The trial court correctly ruled that the mother's personal appearance at the shelter hearing obviated the need for service of process. Section 39.502(2), Florida Statutes, provides that, "Personal appearance of any person in a hearing before the court obviates the necessity of serving process on that person." This same provision is included in Florida Rule of Juvenile Procedure 8.225(a)(3)(C), which states, "Personal appearance of any person in a hearing before the court eliminates the requirement for serving process upon that person." Because the mother personally appeared at the shelter hearing, no service was required. She also received and signed the notice of the date and time of the arraignment hearing, which included the admonishment that failure to appear at the hearing would result in an adjudication of dependency.

         The mother argues that section 39.502(2) should not be construed as obviating the need for the service of the petition for dependency when the parent has personally appeared at the shelter hearing, a distinct proceeding prior to the petition for dependency being filed. Her interpretation is not supported by the statutory language. The only service of process required on the party is service of the dependency petition, and thus, that is the only service which could be obviated by section 39.502. Further, the shelter petition is prefatory to the filing of the dependency petition, and therefore, appearance at that hearing is part of the overall dependency process, even if they are distinct parts of the proceedings involving the child in question.[2] Florida Rule of Juvenile Procedure 8.305(c)(8) requires that a shelter order contain written findings that "the court notified the parents or legal custodians of the time, date, and location of the next dependency hearing, and of the importance of their active participation in all subsequent proceedings and hearings [.]" (emphasis added). The order issued in this case complied with that requirement. The mother even signed for the arraignment date, reflecting both her presence at the shelter hearing and her acknowledgment of the date and time of the arraignment hearing, as well as the consequences of failing to appear.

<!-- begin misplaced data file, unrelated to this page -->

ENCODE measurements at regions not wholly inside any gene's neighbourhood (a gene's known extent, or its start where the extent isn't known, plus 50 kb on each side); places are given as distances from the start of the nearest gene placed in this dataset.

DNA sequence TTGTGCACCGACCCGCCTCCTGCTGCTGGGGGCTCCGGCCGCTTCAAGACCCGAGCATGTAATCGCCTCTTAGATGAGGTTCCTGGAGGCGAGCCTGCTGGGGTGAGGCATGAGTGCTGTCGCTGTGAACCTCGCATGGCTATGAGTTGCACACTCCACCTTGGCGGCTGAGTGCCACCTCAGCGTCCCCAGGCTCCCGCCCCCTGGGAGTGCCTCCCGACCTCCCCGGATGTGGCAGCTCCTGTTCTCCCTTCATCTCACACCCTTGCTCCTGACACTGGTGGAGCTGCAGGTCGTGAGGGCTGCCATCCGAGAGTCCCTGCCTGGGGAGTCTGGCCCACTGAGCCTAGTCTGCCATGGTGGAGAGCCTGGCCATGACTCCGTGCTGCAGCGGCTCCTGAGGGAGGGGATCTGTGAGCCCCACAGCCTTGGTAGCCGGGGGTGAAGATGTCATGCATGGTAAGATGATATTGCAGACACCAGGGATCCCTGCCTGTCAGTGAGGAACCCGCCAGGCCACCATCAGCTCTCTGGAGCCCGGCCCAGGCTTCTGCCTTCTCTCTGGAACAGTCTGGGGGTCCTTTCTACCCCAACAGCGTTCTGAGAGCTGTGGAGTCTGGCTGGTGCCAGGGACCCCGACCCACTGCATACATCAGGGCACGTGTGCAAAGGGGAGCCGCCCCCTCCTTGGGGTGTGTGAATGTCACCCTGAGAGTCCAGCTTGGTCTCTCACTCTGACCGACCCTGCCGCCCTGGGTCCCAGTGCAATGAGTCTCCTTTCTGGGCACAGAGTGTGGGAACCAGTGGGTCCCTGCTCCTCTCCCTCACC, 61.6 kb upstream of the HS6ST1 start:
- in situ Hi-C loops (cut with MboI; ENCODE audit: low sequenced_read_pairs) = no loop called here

The mother's reliance on N.L. v. Department of Children and Family Services, 960 So.2d 810 (Fla. 3d DCA 2007), and S.H. v. Department of Children and Families, 837 So.2d 1117 (Fla. 4th DCA 2003), is misplaced. In both cases, the parent had not appeared at a hearing. Thus, section 39.502(2) did not create jurisdiction over the parent prior to the filing of the petition for dependency.[3] In S.H., we specifically noted that section 39.502(2) could not apply because, while the parent was present at the courthouse on the day of the arraignment hearing and signed an attendance sheet outside the courtroom, he left before the hearing began. 837 So.2d at 1117-18.

         To adopt the mother's position would require us to rewrite the applicable statutes and rules, something we have no authority to do. The trial court correctly ruled that the mother's presence at the shelter hearing obviated the need for service of process of the dependency petition. Her failure to attend the arraignment hearing, of which she had ...